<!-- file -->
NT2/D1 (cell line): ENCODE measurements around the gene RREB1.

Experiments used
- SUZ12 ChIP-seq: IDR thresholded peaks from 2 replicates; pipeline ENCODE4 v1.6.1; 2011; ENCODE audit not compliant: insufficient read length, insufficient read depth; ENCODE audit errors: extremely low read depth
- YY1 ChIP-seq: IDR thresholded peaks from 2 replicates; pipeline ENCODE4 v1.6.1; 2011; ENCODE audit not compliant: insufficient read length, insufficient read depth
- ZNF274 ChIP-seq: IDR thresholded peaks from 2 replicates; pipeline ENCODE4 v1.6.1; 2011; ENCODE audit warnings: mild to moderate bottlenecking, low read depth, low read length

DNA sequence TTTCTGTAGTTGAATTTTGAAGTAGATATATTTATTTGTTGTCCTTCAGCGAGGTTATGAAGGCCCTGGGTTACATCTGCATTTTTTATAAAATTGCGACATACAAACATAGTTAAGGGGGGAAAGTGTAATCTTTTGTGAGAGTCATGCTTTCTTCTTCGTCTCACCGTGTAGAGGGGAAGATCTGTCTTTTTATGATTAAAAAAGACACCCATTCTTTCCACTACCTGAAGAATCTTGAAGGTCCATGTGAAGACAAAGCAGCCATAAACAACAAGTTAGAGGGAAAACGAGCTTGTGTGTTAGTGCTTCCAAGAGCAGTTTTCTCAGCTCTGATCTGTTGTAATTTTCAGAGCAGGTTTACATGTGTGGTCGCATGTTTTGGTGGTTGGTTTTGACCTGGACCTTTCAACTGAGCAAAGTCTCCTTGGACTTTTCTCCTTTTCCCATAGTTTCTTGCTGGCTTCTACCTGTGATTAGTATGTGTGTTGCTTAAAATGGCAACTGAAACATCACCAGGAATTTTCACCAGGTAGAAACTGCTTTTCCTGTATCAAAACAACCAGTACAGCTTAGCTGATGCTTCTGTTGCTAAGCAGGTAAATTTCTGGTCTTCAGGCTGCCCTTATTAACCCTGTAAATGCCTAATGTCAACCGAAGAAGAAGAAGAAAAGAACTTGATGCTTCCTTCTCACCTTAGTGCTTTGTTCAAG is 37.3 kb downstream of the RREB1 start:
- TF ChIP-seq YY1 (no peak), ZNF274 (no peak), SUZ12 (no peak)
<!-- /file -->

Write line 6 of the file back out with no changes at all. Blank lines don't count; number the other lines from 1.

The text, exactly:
DNA sequence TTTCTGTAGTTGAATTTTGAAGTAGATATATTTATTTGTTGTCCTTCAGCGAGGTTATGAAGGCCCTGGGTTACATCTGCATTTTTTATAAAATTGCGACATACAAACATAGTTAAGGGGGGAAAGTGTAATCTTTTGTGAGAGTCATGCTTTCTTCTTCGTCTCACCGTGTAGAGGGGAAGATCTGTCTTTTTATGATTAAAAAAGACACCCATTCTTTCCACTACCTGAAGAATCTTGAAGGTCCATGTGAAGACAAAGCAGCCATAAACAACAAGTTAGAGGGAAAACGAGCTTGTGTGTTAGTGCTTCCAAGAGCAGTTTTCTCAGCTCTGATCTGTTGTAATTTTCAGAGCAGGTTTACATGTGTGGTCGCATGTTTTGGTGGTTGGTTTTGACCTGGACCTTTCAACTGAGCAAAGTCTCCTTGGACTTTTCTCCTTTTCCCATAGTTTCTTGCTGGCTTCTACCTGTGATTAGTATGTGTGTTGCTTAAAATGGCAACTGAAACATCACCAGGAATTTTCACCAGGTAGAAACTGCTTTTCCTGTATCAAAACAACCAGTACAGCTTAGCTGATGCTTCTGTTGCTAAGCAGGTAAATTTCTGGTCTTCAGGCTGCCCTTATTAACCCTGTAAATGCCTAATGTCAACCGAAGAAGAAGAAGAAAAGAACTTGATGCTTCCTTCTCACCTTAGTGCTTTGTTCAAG is 37.3 kb downstream of the RREB1 start: